EC&I 831

Becoming responsible digital citizens

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I do not know when the term “digital citizenship” first appeared, but this definitely has a lot to do with the wide use of internet and information technology. Today we are extensively utilizing IT to engage in our personal and social lives, and it is quite natural for us to share our personal information online with whom we know or may not know.

As illustrated in this article, everything we put online leaves a digital footprint, and it is impossible for us to remove this footprint. There are already many cases talking about people, especially young kids being bullied or harassed as a result of improper upload of personal information or pictures. This video shows an example of this case.

The happening of online bully and harassment urges the need for educating kids to become responsible and caring digital citizens. Since teenagers are usually not fully aware of the potential harms that the improper use of IT could bring to them, they need parents’ and teachers’ guidance and support in this respect.

Young kids should learn to carefully examine the consequences of posting their personal information online, because this information might be available for everyone to view, even for those who they might never think of sharing with before. They should learn to respect other person’s privacy online, and that any disrespect or harassment might cause huge damage to the person who receives it. They should also learn the proper use of online resources for academic purposes, in order to avoid any form of plagiarism.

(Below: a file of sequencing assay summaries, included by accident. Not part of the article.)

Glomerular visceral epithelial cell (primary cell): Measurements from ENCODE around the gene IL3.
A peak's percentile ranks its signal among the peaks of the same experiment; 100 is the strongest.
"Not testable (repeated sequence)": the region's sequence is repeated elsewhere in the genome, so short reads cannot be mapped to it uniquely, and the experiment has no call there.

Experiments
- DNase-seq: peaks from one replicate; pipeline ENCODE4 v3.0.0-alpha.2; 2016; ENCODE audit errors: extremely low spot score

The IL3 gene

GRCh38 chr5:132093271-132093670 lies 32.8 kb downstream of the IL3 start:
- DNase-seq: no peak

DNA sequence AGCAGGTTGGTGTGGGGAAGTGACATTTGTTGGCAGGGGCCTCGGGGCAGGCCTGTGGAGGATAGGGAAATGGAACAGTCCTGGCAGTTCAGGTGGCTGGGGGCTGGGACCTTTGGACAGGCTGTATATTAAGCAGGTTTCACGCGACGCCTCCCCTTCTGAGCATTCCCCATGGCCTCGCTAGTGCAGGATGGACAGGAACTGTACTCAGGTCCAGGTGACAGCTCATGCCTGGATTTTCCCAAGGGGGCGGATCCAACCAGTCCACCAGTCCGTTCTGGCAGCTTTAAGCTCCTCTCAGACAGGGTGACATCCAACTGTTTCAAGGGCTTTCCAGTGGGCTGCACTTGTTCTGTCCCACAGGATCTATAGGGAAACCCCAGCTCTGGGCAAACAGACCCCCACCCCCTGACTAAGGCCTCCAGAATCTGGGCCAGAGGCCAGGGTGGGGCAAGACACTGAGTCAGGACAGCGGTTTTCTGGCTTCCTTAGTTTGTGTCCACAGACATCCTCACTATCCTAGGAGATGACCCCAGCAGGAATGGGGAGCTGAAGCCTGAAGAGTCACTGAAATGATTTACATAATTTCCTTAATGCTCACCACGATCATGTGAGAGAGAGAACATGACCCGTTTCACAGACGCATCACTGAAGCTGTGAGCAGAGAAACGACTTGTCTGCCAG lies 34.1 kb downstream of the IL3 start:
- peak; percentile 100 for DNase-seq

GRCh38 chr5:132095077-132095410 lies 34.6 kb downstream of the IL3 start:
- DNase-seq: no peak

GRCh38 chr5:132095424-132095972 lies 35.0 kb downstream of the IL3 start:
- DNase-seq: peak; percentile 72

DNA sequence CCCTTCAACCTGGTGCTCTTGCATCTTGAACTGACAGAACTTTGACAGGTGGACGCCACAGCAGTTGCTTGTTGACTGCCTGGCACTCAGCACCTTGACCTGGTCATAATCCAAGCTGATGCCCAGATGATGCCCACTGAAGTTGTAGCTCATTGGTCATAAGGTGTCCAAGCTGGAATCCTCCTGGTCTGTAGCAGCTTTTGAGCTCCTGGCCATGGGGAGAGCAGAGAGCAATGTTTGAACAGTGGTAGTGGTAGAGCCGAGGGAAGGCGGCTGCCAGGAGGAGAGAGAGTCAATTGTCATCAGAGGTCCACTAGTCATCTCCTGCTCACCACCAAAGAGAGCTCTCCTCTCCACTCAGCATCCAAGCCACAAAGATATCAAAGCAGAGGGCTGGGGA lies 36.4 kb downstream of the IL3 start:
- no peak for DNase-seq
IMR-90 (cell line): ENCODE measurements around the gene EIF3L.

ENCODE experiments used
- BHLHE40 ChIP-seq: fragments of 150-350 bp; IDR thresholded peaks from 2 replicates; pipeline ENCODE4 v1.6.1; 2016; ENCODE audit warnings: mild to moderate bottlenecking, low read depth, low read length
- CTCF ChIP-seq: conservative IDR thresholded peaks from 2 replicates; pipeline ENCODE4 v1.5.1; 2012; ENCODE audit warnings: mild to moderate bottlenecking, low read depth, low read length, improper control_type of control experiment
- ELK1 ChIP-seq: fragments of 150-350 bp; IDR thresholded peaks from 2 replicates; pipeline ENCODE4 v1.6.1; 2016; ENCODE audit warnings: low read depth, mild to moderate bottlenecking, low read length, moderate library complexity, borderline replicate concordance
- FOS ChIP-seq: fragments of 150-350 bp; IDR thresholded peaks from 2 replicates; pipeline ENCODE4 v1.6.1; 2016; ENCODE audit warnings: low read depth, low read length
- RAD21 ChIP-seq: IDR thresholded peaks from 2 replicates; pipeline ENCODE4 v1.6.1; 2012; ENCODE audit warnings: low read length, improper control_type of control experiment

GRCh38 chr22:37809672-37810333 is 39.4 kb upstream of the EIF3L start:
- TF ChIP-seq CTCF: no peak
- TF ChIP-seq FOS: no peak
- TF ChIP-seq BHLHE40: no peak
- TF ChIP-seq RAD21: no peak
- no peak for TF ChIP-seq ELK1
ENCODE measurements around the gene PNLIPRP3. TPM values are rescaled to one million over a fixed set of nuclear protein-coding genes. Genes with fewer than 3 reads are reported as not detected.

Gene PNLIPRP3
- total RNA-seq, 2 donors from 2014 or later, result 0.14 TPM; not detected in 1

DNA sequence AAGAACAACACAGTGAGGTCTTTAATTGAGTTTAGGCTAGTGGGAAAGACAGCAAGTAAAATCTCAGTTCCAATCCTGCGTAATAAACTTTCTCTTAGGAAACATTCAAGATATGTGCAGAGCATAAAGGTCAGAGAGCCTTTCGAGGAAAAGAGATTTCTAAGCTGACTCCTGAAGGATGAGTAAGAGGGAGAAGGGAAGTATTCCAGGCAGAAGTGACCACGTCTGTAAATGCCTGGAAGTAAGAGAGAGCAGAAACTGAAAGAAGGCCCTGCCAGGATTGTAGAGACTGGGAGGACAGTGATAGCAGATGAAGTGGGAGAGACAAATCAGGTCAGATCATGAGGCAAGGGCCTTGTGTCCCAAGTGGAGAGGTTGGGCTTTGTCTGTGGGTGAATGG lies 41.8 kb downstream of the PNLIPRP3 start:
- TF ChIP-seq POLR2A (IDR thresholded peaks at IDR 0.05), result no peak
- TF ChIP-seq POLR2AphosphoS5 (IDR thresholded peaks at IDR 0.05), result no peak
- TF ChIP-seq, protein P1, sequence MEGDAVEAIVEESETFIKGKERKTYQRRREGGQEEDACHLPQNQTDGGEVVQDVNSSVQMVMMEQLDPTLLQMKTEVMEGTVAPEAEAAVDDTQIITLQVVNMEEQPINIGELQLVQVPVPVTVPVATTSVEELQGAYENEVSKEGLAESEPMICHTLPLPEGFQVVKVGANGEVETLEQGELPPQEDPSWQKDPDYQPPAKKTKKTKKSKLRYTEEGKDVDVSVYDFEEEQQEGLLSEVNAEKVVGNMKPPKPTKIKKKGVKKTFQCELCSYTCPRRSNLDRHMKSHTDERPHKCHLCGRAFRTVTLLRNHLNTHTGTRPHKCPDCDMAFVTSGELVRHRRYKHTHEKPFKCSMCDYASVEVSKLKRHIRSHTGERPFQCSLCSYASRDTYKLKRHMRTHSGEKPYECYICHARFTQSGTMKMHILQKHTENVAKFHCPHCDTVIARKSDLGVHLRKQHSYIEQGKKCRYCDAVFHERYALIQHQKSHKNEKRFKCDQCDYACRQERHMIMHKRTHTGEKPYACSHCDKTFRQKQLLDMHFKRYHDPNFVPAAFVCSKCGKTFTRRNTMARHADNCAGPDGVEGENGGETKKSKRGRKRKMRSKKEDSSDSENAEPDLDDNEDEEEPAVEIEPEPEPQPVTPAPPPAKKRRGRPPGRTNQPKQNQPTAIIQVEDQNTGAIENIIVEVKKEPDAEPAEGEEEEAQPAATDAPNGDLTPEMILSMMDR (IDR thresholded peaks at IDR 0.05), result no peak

Since the digital world is overlapping with our physical world and has become part of our life, the education of digital citizenship should also become part of our learning to become responsible citizens. It is everyone’s responsibility to educate not only our kids, but also ourselves to become responsible and caring digital citizens. I’d love to hear from you if you have any comments in this respect.

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4 thoughts on “Becoming responsible digital citizens

  1. The statements you make in your final paragraph remind me of a comment Alec made during our last EC&I 831 class in his conclusion. He suggested that we shouldn’t be focused on teaching students “DIGITAL citizenship” because the digital component is not a separate entity in the lives of our students. We should be teaching “Citizenship”, with positive digital interactions making up a key portion of a student’s personal identity. I definitely agree that teachers can play a role in providing students with opportunities to develop positive citizenship skills.

    • Hello Dean Benko, thank you for stressing central role of citizenship. I agree that it is both the citizenship education and digital skills that help students to develop their digital citizenship.

  2. I agree that kids need to be educated on the positive and negative outcomes of what they post online. And that they should not necessarily engage in inappropriate behavior which includes not only posting personal information about themselves but also commenting on posts that others have made which could lead to bullying and harassment of others. I don’t think we can pass kids know right from wrong themselves. It is up to parents and teachers educate kids on proper digital citizenship in both the physical and virtual worlds. I had an incident at work a couple weeks ago where students had circulated the answers to let all the students in the online class through the discussion forums. In their mind they might’ve thought that sharing was a good thing. But in the case of this online course sharing of answers is not appropriate. This led to academic misconduct and a meeting with the Dean. The student didn’t know they were doing anything wrong.

    • Thanks Greg for sharing. Yours is a good example to show that kids need teacher to guide them through appropriate online posting and commenting. I think it is important to make students aware that online learning community is also part of learning community, and that since the sharing of answers should not be allowed in classrooms, it is equally inappropriate in online forums.

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